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UD Blog Darline Murat
Cancer research and scoring?
02 July 2021
Hi! My name is Darline Murat and I’m a recent graduate from the University of Delaware (UD). I am the proud bearer of a Bachelors of Arts with Distinction in the Biological Sciences with minors in Genetic Counseling, and Dance.
The road to the UD-FCCC research fellowship began in my junior year, during my time as a McNair Program Scholar. During that experience, I studied topoisomerase II’s function, (an enzyme that relieves DNA supercoiling by cutting both DNA strands simultaneously and sealing them) during embryogenesis in a genetics laboratory at UD. Upon completing the program, I found that I actually enjoyed performing research, so much so that I searched for more research opportunities to broaden my knowledge and experience. One particular area of research that caught my attention was cancer research. The next semester I mentioned this new interest to my advisor--Carly Meluney--who in turn told me about an opportunity at Fox Chase Cancer Center: a research fellowship for UD students interested in exploring their interests in cancer research--what could be more perfect? After taking a tour of the cancer center, I immediately became interested in the site. The staff seemed friendly and humble and the researchers I met were so enthusiastic about their work. Not only that, but the measures they took to make the facility more welcoming to their patients, such as the paintings and sculptures displayed in the Women’s Cancer Center, sold it for me and I knew I had to research here during the 2020 summer. After applying to the research fellowship, I was glad to be one of the chosen four to complete research that summer, however, COVID-19 had other plans.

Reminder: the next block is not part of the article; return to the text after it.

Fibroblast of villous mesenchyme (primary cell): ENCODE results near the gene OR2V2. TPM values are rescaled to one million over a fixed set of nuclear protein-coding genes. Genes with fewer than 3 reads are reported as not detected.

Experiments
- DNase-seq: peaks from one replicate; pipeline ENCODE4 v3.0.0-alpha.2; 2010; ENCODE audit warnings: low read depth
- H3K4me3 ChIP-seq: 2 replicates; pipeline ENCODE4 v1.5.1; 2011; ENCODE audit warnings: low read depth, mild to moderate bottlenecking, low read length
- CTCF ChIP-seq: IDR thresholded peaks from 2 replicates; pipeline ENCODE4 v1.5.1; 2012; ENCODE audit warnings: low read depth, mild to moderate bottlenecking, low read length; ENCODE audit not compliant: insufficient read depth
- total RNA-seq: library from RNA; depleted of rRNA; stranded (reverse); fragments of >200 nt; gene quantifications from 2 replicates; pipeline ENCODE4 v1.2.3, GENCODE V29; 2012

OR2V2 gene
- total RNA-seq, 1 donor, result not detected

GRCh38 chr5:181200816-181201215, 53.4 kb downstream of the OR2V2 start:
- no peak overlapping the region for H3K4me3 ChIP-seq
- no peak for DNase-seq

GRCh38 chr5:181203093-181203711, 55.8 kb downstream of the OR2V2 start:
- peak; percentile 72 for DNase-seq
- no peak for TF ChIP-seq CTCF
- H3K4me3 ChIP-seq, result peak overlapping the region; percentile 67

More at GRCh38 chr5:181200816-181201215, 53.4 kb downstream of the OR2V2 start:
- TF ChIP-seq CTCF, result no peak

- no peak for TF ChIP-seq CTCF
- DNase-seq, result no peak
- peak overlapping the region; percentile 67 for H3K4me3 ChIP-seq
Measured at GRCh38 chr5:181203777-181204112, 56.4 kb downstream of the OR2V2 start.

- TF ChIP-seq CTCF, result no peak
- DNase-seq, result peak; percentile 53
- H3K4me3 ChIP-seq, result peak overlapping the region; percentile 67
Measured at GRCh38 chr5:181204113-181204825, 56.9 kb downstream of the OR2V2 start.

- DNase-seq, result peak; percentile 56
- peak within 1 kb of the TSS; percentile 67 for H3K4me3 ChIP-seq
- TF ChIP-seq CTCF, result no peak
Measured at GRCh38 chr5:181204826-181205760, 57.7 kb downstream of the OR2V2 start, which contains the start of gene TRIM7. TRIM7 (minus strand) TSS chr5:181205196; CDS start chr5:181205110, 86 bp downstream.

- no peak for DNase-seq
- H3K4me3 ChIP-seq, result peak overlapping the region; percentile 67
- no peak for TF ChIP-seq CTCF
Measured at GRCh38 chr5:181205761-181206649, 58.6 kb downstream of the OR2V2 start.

Fast forward another year to Summer 2021 and I am finally here (at Fox Chase) and am loving it! During my first days in the lab, I met everyone in my lab--Dr. John Whetstine’s epigenetics group--and even shadowed my labmates as they performed fluorescence in-situ hybridization (FISH) experiments.